Yellow mealworms, which may be enjoyed as a crunchy snack or ground into a protein powder, have been cleared for human consumption by the European Union.
The worms are just one of a series of insects being considered for the family dinner table by the bloc.
European regulators are trying out locusts, crickets, and grasshoppers, all of which are expected to be authorised in time.
The European Food Safety Agency (EFSA) revealed their decision that the dried larva of the insects was safe for humans to eat in their journal on Wednesday, noting only that people with allergies to dust mites and crustaceans might experience a reaction to the new food.
It is the first time insects have been approved as food in the European Union.
The Guardian reported that EFSA scientific officer Ermolaos Ververis said of the decision: “This first risk assessment of an insect is a decisive and necessary step in the regulation of novel foods in the EU by making science-based decisions and ensuring the safety of consumers.”
The EFSA classifies foods on whether they were widely consumed in Europe before 1997 or not. As a so-called novel food, insects need to be tested and certified by the EU before they are legal to produce and sell.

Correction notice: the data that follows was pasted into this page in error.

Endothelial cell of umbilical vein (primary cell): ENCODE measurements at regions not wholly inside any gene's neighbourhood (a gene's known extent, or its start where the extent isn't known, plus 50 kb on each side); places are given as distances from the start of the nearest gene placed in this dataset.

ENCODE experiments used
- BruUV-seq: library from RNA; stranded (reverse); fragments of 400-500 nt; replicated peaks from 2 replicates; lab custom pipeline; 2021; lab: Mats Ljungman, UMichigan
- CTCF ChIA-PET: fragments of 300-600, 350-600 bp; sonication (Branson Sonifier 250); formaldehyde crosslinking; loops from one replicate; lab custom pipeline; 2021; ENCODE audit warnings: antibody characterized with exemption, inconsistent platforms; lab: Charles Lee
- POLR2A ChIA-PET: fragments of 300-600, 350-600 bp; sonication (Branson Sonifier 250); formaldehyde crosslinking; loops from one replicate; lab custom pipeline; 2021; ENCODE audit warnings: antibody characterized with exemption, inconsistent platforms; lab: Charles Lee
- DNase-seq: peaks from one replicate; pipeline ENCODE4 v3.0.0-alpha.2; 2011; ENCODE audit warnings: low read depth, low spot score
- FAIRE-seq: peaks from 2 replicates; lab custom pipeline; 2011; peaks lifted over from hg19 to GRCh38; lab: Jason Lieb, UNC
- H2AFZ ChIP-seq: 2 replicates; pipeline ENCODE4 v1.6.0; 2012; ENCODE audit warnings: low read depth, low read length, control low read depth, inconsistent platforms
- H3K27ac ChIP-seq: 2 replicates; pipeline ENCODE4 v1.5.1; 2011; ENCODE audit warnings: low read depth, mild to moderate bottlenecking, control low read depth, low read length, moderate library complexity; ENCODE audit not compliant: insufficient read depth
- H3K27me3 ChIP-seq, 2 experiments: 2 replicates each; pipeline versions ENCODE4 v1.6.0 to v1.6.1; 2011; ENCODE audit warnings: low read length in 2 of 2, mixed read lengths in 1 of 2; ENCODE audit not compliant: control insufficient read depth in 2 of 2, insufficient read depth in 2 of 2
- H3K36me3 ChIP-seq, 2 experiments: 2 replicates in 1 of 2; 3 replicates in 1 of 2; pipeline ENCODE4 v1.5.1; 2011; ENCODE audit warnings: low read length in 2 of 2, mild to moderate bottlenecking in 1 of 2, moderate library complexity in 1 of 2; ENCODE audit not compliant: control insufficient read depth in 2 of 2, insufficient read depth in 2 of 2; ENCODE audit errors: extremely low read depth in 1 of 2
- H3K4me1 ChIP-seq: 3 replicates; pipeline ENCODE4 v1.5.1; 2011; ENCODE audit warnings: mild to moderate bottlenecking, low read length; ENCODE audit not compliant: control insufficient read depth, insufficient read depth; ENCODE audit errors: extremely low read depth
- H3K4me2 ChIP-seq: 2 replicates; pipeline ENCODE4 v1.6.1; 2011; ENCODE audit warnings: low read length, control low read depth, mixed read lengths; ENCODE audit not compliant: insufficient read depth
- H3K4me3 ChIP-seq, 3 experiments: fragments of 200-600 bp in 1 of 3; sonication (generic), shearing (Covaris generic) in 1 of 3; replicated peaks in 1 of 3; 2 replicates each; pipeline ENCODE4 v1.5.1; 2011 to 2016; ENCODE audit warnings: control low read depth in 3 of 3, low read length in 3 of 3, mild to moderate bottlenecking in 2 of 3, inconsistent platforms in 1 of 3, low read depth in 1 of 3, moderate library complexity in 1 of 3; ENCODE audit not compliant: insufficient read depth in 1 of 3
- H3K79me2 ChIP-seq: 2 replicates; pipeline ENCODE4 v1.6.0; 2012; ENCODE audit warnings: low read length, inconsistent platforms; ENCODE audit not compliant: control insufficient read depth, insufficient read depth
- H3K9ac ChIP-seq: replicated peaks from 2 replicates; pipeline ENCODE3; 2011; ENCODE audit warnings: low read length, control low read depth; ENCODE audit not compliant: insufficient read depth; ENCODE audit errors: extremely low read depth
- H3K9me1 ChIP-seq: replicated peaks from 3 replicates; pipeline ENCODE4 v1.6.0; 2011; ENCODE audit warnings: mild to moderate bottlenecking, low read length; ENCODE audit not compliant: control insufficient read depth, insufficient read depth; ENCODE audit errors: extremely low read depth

The idea of eating insects as a meat substitute is one that has enjoyed a lot of media attention in recent years with climate change campaigners agitating against traditional food.
So keen on creating a greener and “climate smart” future is the Swedish government that it has spent millions of dollars on promoting a variety of insects as food.
An economist cited by the EFSA noted on the race to replace meat with insects: “There are clear environmental and economic benefits if you substitute traditional sources of animal proteins with those that require less feed, produce less waste and result in fewer greenhouse gas emissions.”
The biggest problem for climate change campaigners trying to persuade Europeans to drop minced beef for minced worms is the “yuck factor”. Most Europeans simply don’t fancy creepy-crawlies on their fork.
EFSA expert Giovanni Sogari puts this down to “social and cultural” norms.
He is convinced such mealy-mouthed considerations will not stand in the way of grilled insects transforming the diets of ordinary people.